That costly white stuff Snow jobs: Budgets strained throughout Maryland and it's only early January.

January 11, 1996

"THE BUDGET IS busted but roads are in good shape." That was Gov. Parris N. Glendening's assessment of the situation yesterday as Maryland gradually dug out from under the snow dumped by the weekend's Blizzard of '96 and subsequent snowfalls.

Each year, the state and Maryland's 24 local jurisdictions take a gamble with their snow removal budgets. They allocate some money for storms -- hoping against hope that little, if any, will have to be spent and those funds can be used to cover shortfalls in other budgets.

In many instances this gamble works. Not this year, though.

Even though the clean-up is still incomplete -- and more snow in the forecast could add more expenses -- Governor Glendening estimated that state and local governments had so far spent over $20 million for emergency road services and around-the-clock snow removal.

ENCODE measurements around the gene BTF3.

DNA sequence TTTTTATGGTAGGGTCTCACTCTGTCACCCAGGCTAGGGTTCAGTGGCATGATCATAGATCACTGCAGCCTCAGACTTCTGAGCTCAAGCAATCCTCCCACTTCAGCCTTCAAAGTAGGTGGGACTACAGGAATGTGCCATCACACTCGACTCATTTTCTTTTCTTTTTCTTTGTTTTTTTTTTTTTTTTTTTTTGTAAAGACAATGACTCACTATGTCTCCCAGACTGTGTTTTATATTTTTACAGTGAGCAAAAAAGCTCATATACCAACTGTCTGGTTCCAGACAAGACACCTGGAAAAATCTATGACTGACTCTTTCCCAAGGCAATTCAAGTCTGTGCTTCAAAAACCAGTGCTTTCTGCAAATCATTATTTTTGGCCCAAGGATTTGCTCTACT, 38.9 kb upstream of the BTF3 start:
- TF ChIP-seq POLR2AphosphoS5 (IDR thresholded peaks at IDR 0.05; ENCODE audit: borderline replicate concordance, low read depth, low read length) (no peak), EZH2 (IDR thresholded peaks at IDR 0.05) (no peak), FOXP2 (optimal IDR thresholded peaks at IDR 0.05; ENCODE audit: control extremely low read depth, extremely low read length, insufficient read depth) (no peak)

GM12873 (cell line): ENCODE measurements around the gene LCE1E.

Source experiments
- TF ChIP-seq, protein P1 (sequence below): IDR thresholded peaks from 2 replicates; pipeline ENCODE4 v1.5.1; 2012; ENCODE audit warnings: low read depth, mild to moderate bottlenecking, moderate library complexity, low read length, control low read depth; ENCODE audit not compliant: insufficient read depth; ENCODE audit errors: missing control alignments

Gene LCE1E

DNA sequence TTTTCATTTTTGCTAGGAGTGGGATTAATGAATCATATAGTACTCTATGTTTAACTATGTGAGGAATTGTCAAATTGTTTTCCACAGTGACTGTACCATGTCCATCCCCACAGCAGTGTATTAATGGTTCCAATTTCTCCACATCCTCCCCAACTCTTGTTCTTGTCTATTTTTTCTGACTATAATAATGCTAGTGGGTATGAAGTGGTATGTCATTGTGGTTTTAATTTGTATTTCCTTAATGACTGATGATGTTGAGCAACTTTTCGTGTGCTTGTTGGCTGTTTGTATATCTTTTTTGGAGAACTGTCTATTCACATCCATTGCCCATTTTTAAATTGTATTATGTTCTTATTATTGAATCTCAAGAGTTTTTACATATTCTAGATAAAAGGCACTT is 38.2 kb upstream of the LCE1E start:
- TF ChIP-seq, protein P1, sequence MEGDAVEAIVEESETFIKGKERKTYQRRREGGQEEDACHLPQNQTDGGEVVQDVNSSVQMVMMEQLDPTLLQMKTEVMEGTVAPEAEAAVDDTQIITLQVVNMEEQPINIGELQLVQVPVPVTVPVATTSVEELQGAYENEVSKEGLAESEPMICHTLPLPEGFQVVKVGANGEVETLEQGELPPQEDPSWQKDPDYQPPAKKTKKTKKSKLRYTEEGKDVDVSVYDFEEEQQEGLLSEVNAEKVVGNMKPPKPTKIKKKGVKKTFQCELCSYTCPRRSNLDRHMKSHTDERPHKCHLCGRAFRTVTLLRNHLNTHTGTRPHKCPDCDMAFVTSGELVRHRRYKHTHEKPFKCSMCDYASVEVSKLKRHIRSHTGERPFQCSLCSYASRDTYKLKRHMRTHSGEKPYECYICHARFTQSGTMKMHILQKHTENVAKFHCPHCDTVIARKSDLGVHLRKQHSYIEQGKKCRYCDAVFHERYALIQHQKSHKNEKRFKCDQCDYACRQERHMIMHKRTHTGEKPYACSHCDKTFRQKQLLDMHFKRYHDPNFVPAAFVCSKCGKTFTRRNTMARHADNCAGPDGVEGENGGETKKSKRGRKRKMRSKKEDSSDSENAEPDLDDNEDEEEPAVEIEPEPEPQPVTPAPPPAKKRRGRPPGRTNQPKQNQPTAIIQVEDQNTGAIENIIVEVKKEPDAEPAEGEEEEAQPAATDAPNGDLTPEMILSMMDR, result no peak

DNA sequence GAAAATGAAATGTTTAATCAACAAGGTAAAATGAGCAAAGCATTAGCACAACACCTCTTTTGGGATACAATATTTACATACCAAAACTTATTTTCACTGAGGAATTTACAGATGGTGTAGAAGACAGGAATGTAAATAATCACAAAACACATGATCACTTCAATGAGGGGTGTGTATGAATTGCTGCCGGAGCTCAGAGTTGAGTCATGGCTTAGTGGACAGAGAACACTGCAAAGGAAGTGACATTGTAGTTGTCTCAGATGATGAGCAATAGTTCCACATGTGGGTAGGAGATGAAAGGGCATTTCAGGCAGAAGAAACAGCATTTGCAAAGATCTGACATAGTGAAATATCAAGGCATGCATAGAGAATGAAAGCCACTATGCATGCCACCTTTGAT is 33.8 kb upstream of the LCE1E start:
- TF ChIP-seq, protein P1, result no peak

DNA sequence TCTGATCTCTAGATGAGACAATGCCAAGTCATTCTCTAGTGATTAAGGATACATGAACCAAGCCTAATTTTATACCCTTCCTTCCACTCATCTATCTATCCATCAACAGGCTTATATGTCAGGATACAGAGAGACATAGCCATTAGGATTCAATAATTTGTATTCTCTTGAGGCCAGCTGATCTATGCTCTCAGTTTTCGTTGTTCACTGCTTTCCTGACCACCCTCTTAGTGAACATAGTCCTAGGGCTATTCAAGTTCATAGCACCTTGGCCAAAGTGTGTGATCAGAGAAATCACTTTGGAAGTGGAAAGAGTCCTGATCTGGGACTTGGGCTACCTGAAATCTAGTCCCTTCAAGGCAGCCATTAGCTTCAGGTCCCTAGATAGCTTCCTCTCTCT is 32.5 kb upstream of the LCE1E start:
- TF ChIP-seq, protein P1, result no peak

If these governments had huge surpluses in other accounts, this would not be so serious. But Maryland has been slow in recovering from the effects of recession. Both property tax assessments and tax revenues are flat. Compounding the adversity are layoffs caused by corporate downsizings.

Governor Glendening is seeking to ease the fiscal crunch by asking for federal disaster relief for Maryland. "You can't expect this (aid) for just any storm. But this is clearly a storm of historic proportions," said the governor.

Mr. Glendening handled the blizzard situation ably. Unlike Pennsylvania, where the governor ordered all roads closed, Maryland was able to kept its highway network open. And his mobilization of the National Guard ensured that emergencies were handled promptly.

The expenditures imposed by the blizzard were high, but Maryland's reputation is untarnished. One way or another money will be found to remove the remaining tons of snow from roadways, even if allocations have to be shifted.

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